Old Time Chicken Pot Pie

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old time chicken pot pie

Perfect for the cold, blustery days ahead, this comfort food recipe has been made even easier by using our rotisserie chicken and Krause Farms Pie Crust Patties

Old Time Chicken Pie

Page 138 in my well worn 1983 copy of Cookery Carousel, the MEI Ladies’ Auxiliary cookbook, is smudged and grease-stained from the countless times I’ve turned to this recipe.  It’s a perfect dish to deliver to a friend in need, and I’ve had more than one mother say to me that her vegetable shunning children happily devoured the peas and carrots in this rustic dish. While there are more complex chicken pot pie recipes available, I find that I still love the simplicity of this easy to prepare dinner. It freezes well in an unbaked form, so if you’re already going to the trouble of preparing it, double the recipe and save one for a rainy day.

Makes enough for a 9×13 pan, serves 6-8.


3-4 c. cooked, chopped chicken (one rotisserie chicken yields approximately 4 cups of meat)
2 ½ c – 3 c. frozen peas
2 ½ c – 3 c. sliced, cooked, but still firm, carrots
(first amounts make it saucier, second amount less saucy –  you choose!)
1 ½ tsp. salt
½ tsp. pepper
1 tsp. poultry seasoning

1/3 c. butter
1/3 c. flour
1 tbsp. Major Chicken base dissolved in 2 c. boiling water *
1 ½ c. milk

1 Krause Farms Pie Patty, thawed (or your own recipe for a 9” round)
1 egg, slightly whisked with 1 tbsp. water
Sesame seeds

  1. Mix all pie ingredients together in a large mixing bowl. Set aside.
  2. For the sauce, in a medium saucepan, melt butter, and blend in flour. Add broth gradually, stirring constantly, and then add milk.  Bring to a boil, stirring constantly, until thickened. Pour over chicken and vegetables, and stir until mixed. (I usually combine the milk and broth in a glass measuring cup and heat it in the microwave until near boiling point.  This speeds up the process of cooking the sauce quite a bit.)
  3. Pour into a greased 9 x 13 pan, either glass or ceramic (not metal).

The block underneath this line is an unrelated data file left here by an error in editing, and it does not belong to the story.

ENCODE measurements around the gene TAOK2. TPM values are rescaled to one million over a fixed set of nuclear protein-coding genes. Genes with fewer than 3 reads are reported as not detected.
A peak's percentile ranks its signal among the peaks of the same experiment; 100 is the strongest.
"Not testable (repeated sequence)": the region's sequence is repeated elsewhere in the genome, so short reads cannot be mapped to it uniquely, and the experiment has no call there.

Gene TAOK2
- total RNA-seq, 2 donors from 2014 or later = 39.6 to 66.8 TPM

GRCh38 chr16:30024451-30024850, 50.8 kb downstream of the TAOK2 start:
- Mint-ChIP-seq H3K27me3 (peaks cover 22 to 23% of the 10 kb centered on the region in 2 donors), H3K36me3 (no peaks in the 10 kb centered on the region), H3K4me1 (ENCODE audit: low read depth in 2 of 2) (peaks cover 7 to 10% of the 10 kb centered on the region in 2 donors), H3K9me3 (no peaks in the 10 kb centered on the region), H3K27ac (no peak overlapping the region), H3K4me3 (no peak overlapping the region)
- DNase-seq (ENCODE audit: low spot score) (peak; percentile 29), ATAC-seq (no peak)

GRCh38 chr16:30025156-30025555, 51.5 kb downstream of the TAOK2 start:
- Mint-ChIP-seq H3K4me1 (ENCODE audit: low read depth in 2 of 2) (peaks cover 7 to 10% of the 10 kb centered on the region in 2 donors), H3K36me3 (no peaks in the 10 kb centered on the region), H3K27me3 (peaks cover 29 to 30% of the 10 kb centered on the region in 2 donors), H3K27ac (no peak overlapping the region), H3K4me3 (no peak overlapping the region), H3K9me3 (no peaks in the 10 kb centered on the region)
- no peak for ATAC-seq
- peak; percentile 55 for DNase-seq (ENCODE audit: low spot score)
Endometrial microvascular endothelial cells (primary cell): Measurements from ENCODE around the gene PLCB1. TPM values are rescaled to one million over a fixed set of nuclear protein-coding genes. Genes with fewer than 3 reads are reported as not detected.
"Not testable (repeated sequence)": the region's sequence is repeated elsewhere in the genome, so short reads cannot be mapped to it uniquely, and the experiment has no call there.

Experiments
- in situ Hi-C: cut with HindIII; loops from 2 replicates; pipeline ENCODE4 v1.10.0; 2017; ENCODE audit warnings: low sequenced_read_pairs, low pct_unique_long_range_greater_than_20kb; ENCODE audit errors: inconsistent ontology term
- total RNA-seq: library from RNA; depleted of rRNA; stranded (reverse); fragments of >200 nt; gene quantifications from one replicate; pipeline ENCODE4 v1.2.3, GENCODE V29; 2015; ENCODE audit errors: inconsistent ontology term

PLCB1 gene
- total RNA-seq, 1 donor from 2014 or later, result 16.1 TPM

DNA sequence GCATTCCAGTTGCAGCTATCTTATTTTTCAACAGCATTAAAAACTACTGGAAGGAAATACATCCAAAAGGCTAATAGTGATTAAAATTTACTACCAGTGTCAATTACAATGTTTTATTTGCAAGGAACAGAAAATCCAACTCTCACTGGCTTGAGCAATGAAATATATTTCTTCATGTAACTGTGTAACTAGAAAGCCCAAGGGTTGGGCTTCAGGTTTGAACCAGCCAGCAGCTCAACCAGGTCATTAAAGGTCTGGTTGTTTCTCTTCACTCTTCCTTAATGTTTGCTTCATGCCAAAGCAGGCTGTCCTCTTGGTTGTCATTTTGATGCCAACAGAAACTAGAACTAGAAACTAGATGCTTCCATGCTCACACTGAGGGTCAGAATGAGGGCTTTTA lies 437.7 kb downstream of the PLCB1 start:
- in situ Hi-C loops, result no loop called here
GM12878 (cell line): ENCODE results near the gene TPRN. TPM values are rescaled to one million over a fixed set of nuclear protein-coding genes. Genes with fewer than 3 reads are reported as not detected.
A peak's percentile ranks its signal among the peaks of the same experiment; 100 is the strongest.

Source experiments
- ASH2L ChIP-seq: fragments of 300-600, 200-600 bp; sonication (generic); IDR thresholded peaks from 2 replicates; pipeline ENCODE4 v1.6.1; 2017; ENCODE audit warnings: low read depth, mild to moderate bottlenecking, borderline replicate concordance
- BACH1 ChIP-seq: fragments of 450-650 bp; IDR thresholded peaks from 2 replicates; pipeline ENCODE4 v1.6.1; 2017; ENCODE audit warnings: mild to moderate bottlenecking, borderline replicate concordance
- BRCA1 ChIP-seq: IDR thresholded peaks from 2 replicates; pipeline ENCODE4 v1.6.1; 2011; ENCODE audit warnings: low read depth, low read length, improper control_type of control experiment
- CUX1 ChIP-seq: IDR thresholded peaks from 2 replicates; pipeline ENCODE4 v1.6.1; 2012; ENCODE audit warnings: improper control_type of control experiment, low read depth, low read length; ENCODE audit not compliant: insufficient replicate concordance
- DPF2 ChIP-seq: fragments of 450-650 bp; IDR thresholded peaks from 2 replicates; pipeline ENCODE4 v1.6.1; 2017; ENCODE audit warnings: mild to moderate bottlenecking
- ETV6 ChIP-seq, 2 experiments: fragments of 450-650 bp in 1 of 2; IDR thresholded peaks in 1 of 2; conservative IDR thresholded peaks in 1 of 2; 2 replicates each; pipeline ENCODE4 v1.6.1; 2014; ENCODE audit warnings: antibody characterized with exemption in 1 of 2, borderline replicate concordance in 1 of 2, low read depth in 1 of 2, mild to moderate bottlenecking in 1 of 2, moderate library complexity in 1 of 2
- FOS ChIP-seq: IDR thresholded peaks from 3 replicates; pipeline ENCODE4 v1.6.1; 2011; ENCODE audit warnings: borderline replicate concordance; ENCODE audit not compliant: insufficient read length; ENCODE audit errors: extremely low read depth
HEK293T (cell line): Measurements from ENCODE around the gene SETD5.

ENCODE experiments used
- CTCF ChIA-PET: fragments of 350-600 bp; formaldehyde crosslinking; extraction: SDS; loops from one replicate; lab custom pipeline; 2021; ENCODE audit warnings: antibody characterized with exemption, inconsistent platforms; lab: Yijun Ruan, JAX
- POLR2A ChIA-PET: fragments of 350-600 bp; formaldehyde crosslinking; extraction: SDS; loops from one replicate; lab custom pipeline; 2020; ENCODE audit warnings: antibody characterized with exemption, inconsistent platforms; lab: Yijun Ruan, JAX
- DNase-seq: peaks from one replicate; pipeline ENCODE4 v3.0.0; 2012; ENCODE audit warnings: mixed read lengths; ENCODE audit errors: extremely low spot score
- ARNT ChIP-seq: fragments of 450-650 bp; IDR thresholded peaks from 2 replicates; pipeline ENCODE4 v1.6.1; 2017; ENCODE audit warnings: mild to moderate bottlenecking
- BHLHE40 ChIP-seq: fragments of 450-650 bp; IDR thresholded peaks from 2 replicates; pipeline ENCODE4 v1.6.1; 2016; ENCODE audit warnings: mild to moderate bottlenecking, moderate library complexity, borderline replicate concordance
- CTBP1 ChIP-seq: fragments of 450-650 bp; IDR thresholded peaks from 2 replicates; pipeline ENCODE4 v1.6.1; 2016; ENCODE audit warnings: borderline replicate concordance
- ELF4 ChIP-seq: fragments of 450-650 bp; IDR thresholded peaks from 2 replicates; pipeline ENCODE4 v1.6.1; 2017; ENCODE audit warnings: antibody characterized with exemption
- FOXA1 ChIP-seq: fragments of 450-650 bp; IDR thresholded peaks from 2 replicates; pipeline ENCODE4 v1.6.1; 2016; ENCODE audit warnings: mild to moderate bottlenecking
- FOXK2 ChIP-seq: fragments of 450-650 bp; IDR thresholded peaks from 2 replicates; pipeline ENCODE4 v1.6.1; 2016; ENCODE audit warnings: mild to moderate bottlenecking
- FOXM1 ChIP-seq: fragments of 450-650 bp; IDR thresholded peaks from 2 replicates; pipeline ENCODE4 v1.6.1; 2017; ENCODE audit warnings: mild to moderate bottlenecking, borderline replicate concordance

4. Slightly defrost and roll out 1 Krause Farms Pie Crust Patty on a lightly floured board until roughly the shape of the baking pan.  Don’t worry if it’s not exactly the same shape, patch it up and call it “rustic”!  Gently lay the pie crust on top of the filling, and cut a few slits in it for the steam to vent.
  5. Optional:  Mix 1 egg with 1 tbsp. water, whisking slightly.  Brush the egg over the entire surface of the pastry, and sprinkle with sesame seeds. This gives it a nice, glossy finish, but won’t change the taste at all, it just looks prettier!
  6. Bake in a 400 degree oven for 30 minutes, until hot and bubbling.  Let rest for 5 minutes, serve and enjoy!

* What is Major Chicken Base? 
You will notice that both Chef Dez and I love to use Major bases in our recipes. It’s a product I’ve used and loved for years, and one of the first things I sought out to stock when we opened Lepp Farm Market. It is a concentrated paste that you use in place of bouillon cubes, and we love it because the first ingredient listed is “chicken meat with juices” and it doesn’t contain MSG. You won’t find chicken listed first on any bouillon cube ingredient list! Speaking from personal experience, it can be stored in your fridge for up to a year or two, since the sodium in it acts as a preservative. I often add a tablespoon or two to my homemade soups to give the broth a more intense flavour. It comes in chicken, beef, vegetable and fish flavours.

If you’re hesitant about keeping it in your fridge for that long, you can also freeze it. The simplest way is to line a baking pan with parchment paper, and drop teaspoon sized balls on the paper.  Freeze until firm, and then place the frozen balls in a zip-lock bag and return the bag to the freezer. Then you can pull ou the smaller amounts as you need them. Don’t forget to label the bag, because 2 years from now you’re going to wonder what those blobs are in your freezer! You won’t find a “best before” date on the cartons, since they are marketed to the service industry rather than the retail industry.